Winter is a time of reflection, both personally and for our businesses. How did this past year go? Did I meet my goals? Um, did I have goals? What do I want next year to look like? What do I have to do to get there?
At Creating Answers, it is the time of year we are busy working with all of our clients on 2011 goals and budgets. It is one of my favorite times of the year because you get to do two really fun things: analyze how last year went, and draw the financial road map to follow next year. It’s financial art at its most fun.
If you think of this work as a chore, I invite you to reframe your beliefs about planning and numbers. I invite you to think of it as a game, or a puzzle. Make it a date with yourself. Go to your favorite coffee house, or pour yourself a bottle of fine wine. And then…start asking yourself questions.
What percentage of your total income goal did you reach this year? 120%? Great! 85%? Not so great. What do you need to do differently in 2011? What amount of marketing dollars would have closed that 15% gap? Do you need to increase your networking time? Upsell existing clients? Raise your prices?
“If you think of this work as a chore, I invite you to reframe your beliefs about planning and numbers.”
Take a look at your discretionary areas of spending? How much did you spend on marketing and advertising? What were the financial results? Professional development? Results? Equipment? Results?
How much did you spend on staffing and/or outside consultants? Did they work at capacity? Did you generate revenue from your staff? How much? A great rule of thumb to start with is three times their cost.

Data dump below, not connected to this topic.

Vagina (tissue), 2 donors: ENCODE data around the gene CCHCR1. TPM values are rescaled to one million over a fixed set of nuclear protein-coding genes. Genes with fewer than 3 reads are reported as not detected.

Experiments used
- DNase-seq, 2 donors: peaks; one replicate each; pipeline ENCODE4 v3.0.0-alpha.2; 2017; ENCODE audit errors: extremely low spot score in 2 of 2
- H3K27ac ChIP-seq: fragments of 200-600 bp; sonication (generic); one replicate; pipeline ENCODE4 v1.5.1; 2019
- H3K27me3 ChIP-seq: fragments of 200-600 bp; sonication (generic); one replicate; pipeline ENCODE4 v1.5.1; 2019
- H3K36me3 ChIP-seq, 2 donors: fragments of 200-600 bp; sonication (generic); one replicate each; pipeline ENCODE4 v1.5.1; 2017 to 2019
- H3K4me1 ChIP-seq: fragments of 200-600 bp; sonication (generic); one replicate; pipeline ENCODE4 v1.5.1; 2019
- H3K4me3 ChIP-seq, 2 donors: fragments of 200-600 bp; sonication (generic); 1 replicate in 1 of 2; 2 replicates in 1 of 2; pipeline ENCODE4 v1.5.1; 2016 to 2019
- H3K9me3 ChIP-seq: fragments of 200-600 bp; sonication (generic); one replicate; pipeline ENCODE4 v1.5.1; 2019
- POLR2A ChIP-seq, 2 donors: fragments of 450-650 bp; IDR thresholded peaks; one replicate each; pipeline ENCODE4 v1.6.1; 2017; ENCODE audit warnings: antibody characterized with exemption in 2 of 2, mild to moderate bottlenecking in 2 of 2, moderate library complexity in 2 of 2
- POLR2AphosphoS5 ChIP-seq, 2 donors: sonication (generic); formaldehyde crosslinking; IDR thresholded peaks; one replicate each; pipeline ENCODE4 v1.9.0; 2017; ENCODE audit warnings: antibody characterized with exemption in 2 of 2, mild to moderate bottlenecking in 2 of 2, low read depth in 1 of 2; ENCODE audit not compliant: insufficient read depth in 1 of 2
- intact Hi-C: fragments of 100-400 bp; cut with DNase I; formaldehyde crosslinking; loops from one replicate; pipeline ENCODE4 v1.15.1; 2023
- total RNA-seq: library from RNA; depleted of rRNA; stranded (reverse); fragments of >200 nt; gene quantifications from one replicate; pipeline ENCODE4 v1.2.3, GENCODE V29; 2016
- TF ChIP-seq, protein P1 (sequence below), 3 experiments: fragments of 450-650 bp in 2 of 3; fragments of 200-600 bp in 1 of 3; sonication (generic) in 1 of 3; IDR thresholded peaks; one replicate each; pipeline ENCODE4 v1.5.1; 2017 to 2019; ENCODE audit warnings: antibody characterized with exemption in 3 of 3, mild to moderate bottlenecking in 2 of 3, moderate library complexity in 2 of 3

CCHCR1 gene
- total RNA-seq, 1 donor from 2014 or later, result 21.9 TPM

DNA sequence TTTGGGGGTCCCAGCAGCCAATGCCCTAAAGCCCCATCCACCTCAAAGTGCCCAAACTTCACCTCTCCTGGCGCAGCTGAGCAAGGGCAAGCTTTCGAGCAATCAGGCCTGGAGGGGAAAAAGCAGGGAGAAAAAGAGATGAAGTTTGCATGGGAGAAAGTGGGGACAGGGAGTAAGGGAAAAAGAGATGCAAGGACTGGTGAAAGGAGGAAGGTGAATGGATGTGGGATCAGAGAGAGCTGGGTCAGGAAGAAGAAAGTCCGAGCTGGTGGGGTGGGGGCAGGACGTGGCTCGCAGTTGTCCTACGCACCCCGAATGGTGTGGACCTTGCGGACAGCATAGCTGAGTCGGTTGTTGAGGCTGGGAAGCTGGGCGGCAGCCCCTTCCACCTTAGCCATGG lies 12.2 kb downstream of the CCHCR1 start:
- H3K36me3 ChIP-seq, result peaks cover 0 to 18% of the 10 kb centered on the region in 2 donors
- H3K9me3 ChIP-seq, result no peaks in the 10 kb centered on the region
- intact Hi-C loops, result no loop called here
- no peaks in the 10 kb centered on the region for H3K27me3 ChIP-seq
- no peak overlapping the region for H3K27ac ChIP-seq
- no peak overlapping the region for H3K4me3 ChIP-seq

While it is difficult to assign numbers to each of those questions, the exercise of trying will create answers. What if you spent nothing in each of those areas? What if you spent three times as much?
Most importantly, don’t overdo the process. It’s more effective to do a really thorough look at your 15 most critical spending areas consistently than it is to look at all 60 of the expense accounts you have in Quickbooks. (And if you have 60 expense accounts in Quickbooks, you should give us a call!)
Find out more about what we do at http://CreatingAnswers.com.
Here’s to a prosperous new year full of financial clarity!
Want financial clarity for the holidays?
Entertaining, stocking stuffers, extra travel expenses, cookies for the neighbors, decorations, office holiday party gifts, holiday grocery shopping and of course, presents… these are just a smattering of expenses that are about to edge their way into your spending plan over the next several weeks.
Whether you’ve been saving all year, plan to squeeze it into your regular monthly spending, plan to not partake in any of it, or have a credit card you use for the holidays, now is a good time to make a plan. Even if you don’t stick to your plan completely, just spending the time to fill out this handy holiday plan will provide you a road map for the trip you are about to take.
What are your priorities? What are your limits? What are your expectations? How do you feel about the money you’ve spent during past holidays? What could you do differently? And a favorite question from our Financial Boot Camps, what would your hero do?
Print the “Manage Your Holiday Spending” guide from the AFSA Education Foundation. Take a walk, think it over, journal the above questions if you’d like, then get a pencil and a calculator and make your plan!
And… enjoy the season.
Starbucks has a new tagline on their holiday cups: Stories are gifts…..share. What a great reminder that sometimes the most meaningful gifts don’t cost money. As we near the season of gift giving, I hope that this sentiment is taken to heart.
What if we all gave the gift of a story this year?
I heard that stores are opening not just at 5am on Black Friday, but on Thanksgiving Day itself. One more step toward the commercialization of what is meant to be a time of family, friendship, and for many, faith.
When people talk to me about the holidays, they often talk about the season with a sense of financial dread, or disappointment in themselves that they didn’t set aside a holiday fund…again, or about the credit card bill they know will be coming in January. They talk about not wanting to disappoint their children, about the expectations placed on them in their workplace, or about “this is how my family has always done it.”